The function of this Court on review is to leave the findings of fact to the agency and to determine upon the whole record whether the agency's decision is supported by substantial evidence, not to try plaintiff's claim de novo. King v. Califano , 599 F.2d 597, 598 (4th Cir. 1979). This Court must uphold the Commissioner's decision if it is supported by substantial evidence and if the ALJ employed the proper legal standards. 42 U.S.C. §§ 405(g), 1383(c)(3) (2001); Craig v. Chater , 76 F.3d 585, 589 (4th Cir. 1996); Coffman v. Bowen , 829 F.2d 514, 517 (4th Cir. 1987). Substantial evidence "consists of more than a scintilla of evidence but may be somewhat less than a preponderance." Laws v. Celebrezze , 368 F.2d 640, 642 (4th Cir. 1966). It is "such relevant evidence as a reasonable mind might accept to support a conclusion." Richardson v. Perales , 402 U.S. 389, 401 (1971) (internal quotations omitted). In reviewing the decision, this Court will not re-weigh conflicting evidence, make credibility determinations, or substitute its judgment for that of the Commissioner. Craig , 76 F.3d at 589; Hayes v. Sullivan , 907 F.2d 1453, 1456 (4th Cir. 1990). The Commissioner, as fact finder, is responsible for resolving conflicts in the evidence. Snyder v. Ribicoff , 307 F.2d 518, 520 (4th Cir. 1962). If the Commissioner's findings are supported by substantial evidence, this Court is bound to accept them. Underwood v. Ribicoff , 298 F.2d 850 (4th Cir. 1962). However, despite deference to the Commissioner's findings of fact, "a factual finding by the ALJ is not binding if it was reached by means of an improper standard or misapplication of the law." Coffman , 829 F.2d at 517. The Court has authority under 42 U.S.C. § 405(g) to affirm, modify, or reverse the decision of the agency "with or without remanding the case for a rehearing." Melkonyan v. Sullivan , 501 U.S. 89, 98 (1991). V. Discussion of ALJ Findings As noted, plaintiff offers no arguments in response to defendant's motion for summary judgment. Accordingly, the Court has no specific issues within the ALJ's decision to address, but reviews it in its entirety. The Court finds that the ALJ's determinations were proper under the law. In reviewing a claimant's eligibility for DIB and SSI, an ALJ must consider all of the evidence in the record and follow the sequential five-step analysis set forth in the regulations to determine whether the claimant is disabled as defined by the Act. 20 C.F.R § 416.920(a). If the agency can make a disability determination at any point in the sequential analysis, it does not review the claim further. 20 C.F.R. § 404.1520(a)(4).[2] After proceeding through each of the required steps, the ALJ in this case concluded that Mr. McKnight was not disabled as defined by the Act prior to July 5, 2011, but was disabled after that date. (R. 12).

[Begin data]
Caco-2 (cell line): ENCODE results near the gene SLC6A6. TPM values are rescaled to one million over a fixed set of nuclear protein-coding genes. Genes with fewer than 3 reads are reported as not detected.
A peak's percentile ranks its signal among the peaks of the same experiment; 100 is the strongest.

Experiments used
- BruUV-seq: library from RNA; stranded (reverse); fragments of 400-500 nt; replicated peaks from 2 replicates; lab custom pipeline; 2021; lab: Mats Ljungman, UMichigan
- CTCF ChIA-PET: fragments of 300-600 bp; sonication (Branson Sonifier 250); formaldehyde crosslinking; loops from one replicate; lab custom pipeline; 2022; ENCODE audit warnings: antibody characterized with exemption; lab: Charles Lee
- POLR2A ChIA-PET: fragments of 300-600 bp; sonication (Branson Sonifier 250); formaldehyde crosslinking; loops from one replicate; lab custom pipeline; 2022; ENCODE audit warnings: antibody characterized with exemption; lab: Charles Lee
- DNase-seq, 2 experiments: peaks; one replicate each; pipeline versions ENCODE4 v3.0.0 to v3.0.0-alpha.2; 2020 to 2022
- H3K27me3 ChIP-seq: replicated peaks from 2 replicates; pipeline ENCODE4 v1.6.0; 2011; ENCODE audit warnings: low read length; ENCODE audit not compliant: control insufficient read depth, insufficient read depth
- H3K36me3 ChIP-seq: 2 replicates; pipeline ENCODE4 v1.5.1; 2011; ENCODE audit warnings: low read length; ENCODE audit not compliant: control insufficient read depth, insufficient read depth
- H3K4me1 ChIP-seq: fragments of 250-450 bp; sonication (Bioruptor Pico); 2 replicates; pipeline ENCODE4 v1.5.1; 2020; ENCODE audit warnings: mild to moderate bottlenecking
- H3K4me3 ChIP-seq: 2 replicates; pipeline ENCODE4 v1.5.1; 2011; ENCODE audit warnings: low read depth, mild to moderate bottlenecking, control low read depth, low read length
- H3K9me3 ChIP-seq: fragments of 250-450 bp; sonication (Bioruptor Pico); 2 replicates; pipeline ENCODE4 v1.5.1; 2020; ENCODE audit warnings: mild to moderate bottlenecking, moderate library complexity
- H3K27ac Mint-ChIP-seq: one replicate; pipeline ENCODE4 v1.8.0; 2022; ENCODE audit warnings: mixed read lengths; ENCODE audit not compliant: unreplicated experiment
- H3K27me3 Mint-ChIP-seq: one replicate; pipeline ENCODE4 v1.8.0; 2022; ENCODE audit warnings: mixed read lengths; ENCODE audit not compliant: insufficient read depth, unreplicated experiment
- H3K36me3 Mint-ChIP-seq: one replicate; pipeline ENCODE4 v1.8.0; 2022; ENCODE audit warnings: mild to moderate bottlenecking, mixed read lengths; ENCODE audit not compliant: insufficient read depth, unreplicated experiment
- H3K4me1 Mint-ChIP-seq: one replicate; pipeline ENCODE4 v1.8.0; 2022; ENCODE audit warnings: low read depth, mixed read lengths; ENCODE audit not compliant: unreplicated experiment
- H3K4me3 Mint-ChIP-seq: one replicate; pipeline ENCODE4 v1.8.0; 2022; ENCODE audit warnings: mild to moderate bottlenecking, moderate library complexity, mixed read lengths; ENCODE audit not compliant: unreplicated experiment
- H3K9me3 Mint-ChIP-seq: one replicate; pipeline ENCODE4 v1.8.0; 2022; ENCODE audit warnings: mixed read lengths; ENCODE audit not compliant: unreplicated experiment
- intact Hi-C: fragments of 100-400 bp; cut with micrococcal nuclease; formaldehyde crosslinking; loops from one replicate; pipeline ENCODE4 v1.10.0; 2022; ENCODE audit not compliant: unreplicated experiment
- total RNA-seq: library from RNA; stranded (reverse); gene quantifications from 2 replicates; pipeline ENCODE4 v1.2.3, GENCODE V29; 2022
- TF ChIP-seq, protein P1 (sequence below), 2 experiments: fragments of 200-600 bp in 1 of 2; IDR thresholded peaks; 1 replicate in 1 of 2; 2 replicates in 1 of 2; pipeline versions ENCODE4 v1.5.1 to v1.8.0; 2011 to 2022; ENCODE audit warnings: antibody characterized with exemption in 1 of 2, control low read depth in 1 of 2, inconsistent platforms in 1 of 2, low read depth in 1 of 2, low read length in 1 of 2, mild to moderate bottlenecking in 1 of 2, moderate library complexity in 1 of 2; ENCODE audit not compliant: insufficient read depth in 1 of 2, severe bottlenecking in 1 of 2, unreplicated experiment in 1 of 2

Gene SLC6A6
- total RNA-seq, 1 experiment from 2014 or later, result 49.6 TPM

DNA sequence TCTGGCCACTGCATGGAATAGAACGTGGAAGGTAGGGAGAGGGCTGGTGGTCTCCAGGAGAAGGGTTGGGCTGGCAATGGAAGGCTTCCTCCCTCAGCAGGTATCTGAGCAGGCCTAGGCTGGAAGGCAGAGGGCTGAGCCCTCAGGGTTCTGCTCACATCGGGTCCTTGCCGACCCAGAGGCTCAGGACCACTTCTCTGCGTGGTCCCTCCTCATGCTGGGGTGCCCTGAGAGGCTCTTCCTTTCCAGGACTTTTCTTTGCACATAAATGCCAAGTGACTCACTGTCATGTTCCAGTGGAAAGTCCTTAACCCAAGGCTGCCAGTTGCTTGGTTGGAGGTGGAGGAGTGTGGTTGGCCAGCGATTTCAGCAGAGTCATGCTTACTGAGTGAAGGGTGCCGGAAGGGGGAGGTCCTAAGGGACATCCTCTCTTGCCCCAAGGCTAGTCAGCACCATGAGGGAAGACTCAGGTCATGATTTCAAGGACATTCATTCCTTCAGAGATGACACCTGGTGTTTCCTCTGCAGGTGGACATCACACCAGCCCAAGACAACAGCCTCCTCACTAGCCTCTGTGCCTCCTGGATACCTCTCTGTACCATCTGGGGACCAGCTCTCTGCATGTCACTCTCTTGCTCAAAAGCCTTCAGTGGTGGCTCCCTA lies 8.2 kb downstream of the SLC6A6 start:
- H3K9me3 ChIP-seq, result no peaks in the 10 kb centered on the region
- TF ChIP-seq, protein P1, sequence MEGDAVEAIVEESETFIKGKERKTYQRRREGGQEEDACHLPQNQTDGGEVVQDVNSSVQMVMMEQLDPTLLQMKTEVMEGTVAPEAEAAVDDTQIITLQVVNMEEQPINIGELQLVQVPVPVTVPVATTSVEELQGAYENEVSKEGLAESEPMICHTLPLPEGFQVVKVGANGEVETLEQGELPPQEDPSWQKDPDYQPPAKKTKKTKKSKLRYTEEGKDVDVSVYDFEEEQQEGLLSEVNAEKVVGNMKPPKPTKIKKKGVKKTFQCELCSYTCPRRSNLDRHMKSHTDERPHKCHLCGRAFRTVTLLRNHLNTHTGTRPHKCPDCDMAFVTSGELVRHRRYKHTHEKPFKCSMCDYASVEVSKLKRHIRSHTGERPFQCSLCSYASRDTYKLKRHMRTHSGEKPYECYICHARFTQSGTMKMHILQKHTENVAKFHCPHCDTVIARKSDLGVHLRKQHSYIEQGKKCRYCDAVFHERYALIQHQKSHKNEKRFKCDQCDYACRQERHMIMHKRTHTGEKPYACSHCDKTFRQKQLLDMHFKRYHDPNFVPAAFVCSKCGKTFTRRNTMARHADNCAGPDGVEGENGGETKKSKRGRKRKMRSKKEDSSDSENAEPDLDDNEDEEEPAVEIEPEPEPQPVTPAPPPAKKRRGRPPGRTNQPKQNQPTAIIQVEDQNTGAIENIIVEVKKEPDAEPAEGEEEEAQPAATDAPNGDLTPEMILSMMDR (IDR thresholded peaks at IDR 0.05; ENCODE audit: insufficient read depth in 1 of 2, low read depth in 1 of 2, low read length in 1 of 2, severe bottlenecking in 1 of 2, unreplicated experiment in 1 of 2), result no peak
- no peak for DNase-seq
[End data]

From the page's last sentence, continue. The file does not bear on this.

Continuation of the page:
A. Step One

At the first step, the claimant must prove that he is not engaged in "substantial gainful activity."[3] 20 C.F.R. § 416.920(a)(4)(i). If the ALJ finds that the claimant is engaged in "substantial gainful activity, " he or she will not be considered disabled. Id . The ALJ concluded that Mr. McKnight had not engaged in substantial gainful activity since the alleged onset date. (R. 15). The ALJ noted that Mr. McKnight denied working at all during this period, though this was contradicted by a report that he had visited the emergency room during that same period because of an injury sustained while working for a local mover. Id . Regardless, the ALJ concluded that such work did not rise to the level of substantial gainful activity, as it was unreported and impossible to determine how much money was earned. Id.